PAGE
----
Saturday, February 21, 2015

My piece on US media website Modern Notion titled "Is Russia Building an Orbital Space Station with China and India?"

Dear all, below is URL, verbatim text & images of my recently published piece on US media website Modern Notion where I'm a Science Writer. This piece is on how Russia is planning to propose building a new space station with China & India once International Space Station (ISS) retires.

International Space Station (ISS); Courtesy: Gray Lensman QX & Modern Notion

Russia may propose the joint development of a manned orbital space station in low Earth orbit (LEO) with China and India in the upcoming BRICS summit in Ufa, Russia, this coming July. A document released by the Russian Military Industrial Commission, the apex body controlling all Russian weapons and defense technology development, has strongly recommended that Russia push for a manned space collaboration with China and India to forge lasting “technological alliances.”

The ISS, the 15-nation operation, launched in 1998 is meant to wrap up in 2020. While NASA has proposed extending the program another four years, political tensions are once again at a high, making the exact future of the ISS unclear.

Although Russia spends 30 percent of its defense budget on ISS, it has little returns; ISS covers only five percent of Russian territory. And since 2007, Russia has leaked bits and pieces of a possible manned orbital station for when the ISS is retired.

In 2008, the first detailed concept of a new Russian station revealed that instead of a research lab, like the current ISS, the new station would function as an assembly point for missions to the Moon and Mars. 

In 2014, Russia signed an agreement with China to work together in space technology applications, and global speculation was rife with thoughts that Russia would abandon its space initiatives with the West to solely work with China on anew orbital station. But the director of Roscosmos, the Russian space agency, clarified that Russia will continue to use the ISS beyond 2020, but that its focus will shift toward cooperating with China and their space stations.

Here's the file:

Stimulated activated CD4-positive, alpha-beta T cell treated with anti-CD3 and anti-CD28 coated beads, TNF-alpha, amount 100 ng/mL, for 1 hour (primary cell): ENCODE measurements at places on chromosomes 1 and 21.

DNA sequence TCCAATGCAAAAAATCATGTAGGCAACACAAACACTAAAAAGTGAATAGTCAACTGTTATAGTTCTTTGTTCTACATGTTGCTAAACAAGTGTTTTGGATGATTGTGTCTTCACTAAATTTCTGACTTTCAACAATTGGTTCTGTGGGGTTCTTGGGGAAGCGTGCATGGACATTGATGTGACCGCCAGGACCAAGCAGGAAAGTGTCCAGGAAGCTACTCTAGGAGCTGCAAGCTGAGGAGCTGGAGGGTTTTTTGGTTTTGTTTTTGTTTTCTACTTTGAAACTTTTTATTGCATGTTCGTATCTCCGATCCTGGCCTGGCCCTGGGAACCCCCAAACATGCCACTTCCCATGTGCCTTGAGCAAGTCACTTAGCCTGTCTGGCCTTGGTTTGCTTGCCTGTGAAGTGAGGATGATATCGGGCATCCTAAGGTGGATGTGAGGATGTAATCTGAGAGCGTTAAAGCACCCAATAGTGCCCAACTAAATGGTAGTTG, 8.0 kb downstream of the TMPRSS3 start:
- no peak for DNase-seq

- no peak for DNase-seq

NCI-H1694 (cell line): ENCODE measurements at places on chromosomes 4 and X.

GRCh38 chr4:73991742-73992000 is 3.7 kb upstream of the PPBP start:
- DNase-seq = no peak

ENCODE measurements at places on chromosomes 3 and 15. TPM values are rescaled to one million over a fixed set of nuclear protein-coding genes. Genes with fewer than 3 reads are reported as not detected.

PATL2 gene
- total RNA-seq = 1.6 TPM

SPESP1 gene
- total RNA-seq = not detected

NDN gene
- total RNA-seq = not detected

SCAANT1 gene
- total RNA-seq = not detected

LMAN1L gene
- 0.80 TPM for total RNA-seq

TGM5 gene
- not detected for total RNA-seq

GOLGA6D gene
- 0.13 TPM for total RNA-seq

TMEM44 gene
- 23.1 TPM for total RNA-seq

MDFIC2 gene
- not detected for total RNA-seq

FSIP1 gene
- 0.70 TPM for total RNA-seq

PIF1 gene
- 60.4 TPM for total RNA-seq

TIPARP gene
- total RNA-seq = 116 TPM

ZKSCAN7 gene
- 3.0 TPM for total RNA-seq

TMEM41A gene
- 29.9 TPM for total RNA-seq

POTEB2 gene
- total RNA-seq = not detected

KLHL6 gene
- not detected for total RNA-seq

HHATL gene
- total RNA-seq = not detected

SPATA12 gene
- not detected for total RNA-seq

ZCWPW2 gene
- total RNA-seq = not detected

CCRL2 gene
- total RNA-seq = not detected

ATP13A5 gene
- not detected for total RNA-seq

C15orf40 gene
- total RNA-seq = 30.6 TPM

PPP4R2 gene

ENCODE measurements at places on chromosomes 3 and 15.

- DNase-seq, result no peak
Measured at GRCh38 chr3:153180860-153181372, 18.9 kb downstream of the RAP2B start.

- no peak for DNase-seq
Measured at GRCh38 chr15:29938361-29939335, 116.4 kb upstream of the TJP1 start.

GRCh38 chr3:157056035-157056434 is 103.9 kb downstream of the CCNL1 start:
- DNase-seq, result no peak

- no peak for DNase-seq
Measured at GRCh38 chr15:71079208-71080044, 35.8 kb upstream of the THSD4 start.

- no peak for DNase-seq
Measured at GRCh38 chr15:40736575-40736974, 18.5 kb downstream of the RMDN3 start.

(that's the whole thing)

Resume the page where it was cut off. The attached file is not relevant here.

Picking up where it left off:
Experts have long held, however, that since modules of the Chinese space station, its rockets and even its space suits are all derived from Russian technology, Russia has little to gain from China in terms of space technology.

In December 2014, Russian space officials also confirmed that instead of a separate space station from scratch, current and future Russian modules of ISS can work as independent orbiting units and can be assembled to act as the Russian successor to ISS.

While India appears to be the surprise new piece in this puzzle, Russia’s long term strategic interests and recent developments may have compelled the move. India has been Russia’s biggest arms and space technology buyer but was never considered by Russia for big ticket space projects.

It’s very likely that Western sanctions against Russia over the Ukraine crisis and Russia’s creaking economy could have precipitated this new development. Again, ties between India and US are growing in defense and space technology. China also remains wary of Russia’s competence following the 2011 aborted launch of the Russian Mars probe Phobos-Grunt with a Chinese micro-satellite installed on it.

Global politics can be muddy. Add in the element of space, and things get even murkier. Looks like we’ll have to wait until the July BRICS summit to see what direction the emerging space frontier in Asia and Russia is heading.

No comments: